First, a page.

Pluralism and the Confessional State
Humanities and philosophy professor Thaddeus Kozinski envisions a Catholic confessional state as the solution to the problem of political and religious pluralism. In an interview with Zenit, he explains how such a state could come about in the midst of the current plurality of competing, irreconcilable worldviews and why such a confessional state would succeed where the solutions offered by Rawls, Maritain, and MacIntyre are doomed to fail.
First, says Kozinski, there would need to be a consensus that the current pluralistic system isn’t the best way to run society. Second, a “minimal, provisional, natural-law consensus” would need to come about to set the groundwork for the “social reign of Christ the King.” Kozinski writes: “Politics should be about fostering the best social, legal, institutional, and cultural conditions for the communal discovery and consensual political establishment of the true religion, after it is has been recognized as such by the vast majority.” Third, with society now rooted in the natural law and aimed at the transcendent, the “state that desires the best for its citizens must privilege the freedom of the Catholic Church and formally cooperate with her mission, while also permitting and supporting the freedom of other religious communities insofar as they contribute to the common good and uphold public order.” In sum, “we are talking about a new Christendom.”
As a devout pluralist, I cannot get behind this new Christendom, and, just so we’re clear, I’d work against it if anyone seriously tried to implement it. It’s not that I think society shouldn’t be “cognizant of and obedient to the will of God,” but that any confessional state would at best be cognizant of and obedient to the interpretation of whoever (Catholic or otherwise) wields the most power. The state wouldn’t be ordered toward the divine will, but toward the dominant interpretation made official by the political-religious authority. That the dominant interpretation may at times correspond to the divine will is irrelevant: the exercise of political-religious power would be what establishes the interpretation as official and authoritative and dominant. The engine leading to the official interpretation would be fueled by a political process, not a scholarly one, not a free process of understanding and appropriately responding to a God who reveals. Power would decide the “best social, legal, institutional, and cultural conditions for the communal discovery and consensual political establishment of the true religion.”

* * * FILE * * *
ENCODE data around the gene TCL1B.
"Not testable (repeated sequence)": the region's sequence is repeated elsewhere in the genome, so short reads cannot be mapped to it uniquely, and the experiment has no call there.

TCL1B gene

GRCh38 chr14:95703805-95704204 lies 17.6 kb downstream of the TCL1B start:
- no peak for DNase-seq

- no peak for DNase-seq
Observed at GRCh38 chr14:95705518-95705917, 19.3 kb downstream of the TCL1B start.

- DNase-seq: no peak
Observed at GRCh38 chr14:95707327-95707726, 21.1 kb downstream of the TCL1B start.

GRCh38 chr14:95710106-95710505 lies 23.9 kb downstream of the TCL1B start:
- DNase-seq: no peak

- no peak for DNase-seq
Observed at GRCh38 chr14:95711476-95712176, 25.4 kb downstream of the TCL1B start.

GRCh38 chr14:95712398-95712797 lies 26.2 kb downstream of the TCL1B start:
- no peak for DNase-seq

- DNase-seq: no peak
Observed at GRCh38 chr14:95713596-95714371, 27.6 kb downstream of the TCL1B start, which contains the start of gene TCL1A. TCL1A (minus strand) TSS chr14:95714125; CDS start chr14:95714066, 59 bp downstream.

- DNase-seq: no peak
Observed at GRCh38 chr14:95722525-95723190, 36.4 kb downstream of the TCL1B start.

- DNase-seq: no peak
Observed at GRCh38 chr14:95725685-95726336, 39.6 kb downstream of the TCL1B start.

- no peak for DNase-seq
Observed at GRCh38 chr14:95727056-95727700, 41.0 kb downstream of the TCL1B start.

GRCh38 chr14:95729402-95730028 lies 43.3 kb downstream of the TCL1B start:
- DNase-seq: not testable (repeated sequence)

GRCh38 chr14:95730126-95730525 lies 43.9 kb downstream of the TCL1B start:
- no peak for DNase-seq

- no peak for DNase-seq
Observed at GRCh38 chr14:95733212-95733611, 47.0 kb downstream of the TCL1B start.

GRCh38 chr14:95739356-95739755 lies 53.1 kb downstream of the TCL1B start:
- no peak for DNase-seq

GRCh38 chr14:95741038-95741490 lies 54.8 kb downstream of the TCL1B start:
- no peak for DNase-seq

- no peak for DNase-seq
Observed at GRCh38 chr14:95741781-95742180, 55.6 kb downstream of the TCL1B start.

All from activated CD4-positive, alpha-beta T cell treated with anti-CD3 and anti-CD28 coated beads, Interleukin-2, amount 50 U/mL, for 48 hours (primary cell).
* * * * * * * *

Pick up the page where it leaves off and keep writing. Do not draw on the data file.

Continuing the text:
I advocate pluralism not because it reconciles conceptions of the truth under a single system with which we can all live, but because the multiple ways we are cognizant of the truth cannot be reconciled into such a system. Ever. The state can never have a single conception of the truth to which it is ordered. It will always be fueled by debate and disagreement about what constitutes the good. No concept of justice reigns supreme in the holy of holies, out of reach of inquiry and critique. The state will always be disordered. The good will remain always a question. Consensus will always remain fluid. Pluralism isn’t, as I see it, a prescription for chaos and anarchy, but a commitment to keeping truth a matter of discernment, disclosure, and debate. A confessional state would, as I see it, make truth the product of political-religious power.